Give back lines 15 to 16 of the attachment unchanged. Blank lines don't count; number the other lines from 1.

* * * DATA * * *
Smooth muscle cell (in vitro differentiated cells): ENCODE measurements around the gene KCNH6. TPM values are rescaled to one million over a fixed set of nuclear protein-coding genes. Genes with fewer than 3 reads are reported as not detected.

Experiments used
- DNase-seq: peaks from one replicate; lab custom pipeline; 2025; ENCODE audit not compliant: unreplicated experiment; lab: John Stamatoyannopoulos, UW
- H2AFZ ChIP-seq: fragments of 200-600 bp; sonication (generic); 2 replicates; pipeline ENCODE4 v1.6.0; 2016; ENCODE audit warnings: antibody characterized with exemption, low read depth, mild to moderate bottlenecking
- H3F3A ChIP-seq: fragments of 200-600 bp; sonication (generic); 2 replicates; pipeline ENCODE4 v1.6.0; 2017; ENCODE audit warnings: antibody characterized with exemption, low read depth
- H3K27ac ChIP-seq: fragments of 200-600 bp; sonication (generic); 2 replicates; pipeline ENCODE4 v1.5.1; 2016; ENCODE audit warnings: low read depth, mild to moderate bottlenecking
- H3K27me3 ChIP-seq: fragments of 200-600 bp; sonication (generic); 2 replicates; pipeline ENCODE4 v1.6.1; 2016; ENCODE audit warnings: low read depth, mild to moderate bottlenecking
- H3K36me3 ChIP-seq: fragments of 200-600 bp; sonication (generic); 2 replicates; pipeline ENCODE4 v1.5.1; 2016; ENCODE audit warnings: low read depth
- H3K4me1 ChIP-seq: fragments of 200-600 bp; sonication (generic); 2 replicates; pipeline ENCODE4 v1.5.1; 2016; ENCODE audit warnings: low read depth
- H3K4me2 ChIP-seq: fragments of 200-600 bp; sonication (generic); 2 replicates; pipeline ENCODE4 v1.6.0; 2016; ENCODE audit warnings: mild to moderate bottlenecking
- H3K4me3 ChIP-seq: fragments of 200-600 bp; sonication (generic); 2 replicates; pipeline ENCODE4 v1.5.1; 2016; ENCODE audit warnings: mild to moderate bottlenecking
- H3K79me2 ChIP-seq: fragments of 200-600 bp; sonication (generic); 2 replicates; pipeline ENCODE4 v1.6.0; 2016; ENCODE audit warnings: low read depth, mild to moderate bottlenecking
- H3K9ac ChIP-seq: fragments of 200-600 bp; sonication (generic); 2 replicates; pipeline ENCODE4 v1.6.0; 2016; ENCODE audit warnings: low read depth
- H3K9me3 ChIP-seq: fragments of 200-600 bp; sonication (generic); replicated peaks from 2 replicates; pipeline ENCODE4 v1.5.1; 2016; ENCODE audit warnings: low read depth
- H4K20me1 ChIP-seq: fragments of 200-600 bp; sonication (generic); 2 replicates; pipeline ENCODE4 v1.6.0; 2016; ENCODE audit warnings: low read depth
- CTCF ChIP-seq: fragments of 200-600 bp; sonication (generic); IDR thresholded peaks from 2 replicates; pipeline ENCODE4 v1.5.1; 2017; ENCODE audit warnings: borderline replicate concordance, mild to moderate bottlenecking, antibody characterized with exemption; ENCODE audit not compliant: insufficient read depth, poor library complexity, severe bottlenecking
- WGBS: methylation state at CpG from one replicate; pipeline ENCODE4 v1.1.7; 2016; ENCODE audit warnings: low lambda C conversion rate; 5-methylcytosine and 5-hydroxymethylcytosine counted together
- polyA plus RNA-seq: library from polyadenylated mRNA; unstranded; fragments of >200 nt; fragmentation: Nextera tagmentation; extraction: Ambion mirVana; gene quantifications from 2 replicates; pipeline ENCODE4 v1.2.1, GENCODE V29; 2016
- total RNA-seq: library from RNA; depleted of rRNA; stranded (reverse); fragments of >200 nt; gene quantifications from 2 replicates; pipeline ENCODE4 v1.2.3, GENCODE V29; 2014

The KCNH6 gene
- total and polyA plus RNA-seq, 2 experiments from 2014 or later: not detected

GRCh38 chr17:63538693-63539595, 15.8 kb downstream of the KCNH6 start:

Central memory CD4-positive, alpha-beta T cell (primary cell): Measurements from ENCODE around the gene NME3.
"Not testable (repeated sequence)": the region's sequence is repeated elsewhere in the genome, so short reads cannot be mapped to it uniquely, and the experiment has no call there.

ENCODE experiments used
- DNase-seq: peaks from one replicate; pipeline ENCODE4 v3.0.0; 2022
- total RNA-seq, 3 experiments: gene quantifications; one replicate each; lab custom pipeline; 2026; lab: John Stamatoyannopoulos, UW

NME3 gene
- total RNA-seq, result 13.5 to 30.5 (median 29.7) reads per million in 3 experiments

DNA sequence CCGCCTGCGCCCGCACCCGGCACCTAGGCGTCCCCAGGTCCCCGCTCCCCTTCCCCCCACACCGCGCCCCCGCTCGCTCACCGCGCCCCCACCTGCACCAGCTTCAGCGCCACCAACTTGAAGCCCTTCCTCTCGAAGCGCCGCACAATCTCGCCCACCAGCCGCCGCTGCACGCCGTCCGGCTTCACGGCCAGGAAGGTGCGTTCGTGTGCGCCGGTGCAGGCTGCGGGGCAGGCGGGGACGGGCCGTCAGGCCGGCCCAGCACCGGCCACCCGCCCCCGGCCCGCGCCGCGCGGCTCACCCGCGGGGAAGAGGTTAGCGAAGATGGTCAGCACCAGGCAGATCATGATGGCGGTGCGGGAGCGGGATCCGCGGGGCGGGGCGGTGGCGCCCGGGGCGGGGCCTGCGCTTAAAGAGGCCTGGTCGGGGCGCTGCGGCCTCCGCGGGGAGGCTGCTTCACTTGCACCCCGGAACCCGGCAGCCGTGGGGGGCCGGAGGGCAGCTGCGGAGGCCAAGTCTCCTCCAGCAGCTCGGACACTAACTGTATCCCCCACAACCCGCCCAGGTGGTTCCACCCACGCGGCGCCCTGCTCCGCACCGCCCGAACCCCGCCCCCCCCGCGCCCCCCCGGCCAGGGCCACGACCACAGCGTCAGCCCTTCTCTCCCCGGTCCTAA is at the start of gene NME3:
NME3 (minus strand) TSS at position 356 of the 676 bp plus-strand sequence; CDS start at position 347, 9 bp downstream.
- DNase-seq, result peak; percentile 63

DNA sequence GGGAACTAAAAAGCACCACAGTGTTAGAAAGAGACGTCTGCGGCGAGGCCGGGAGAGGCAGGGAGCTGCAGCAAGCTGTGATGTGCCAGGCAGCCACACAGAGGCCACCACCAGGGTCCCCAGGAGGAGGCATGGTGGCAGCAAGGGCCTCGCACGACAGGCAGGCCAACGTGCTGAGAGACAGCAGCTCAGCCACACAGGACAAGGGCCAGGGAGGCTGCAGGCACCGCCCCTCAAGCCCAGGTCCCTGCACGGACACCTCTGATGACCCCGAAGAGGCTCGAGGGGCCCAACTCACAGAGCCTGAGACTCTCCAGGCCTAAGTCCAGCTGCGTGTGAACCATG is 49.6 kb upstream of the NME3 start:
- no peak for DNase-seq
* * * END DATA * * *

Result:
- H4K20me1 ChIP-seq: fragments of 200-600 bp; sonication (generic); 2 replicates; pipeline ENCODE4 v1.6.0; 2016; ENCODE audit warnings: low read depth
- CTCF ChIP-seq: fragments of 200-600 bp; sonication (generic); IDR thresholded peaks from 2 replicates; pipeline ENCODE4 v1.5.1; 2017; ENCODE audit warnings: borderline replicate concordance, mild to moderate bottlenecking, antibody characterized with exemption; ENCODE audit not compliant: insufficient read depth, poor library complexity, severe bottlenecking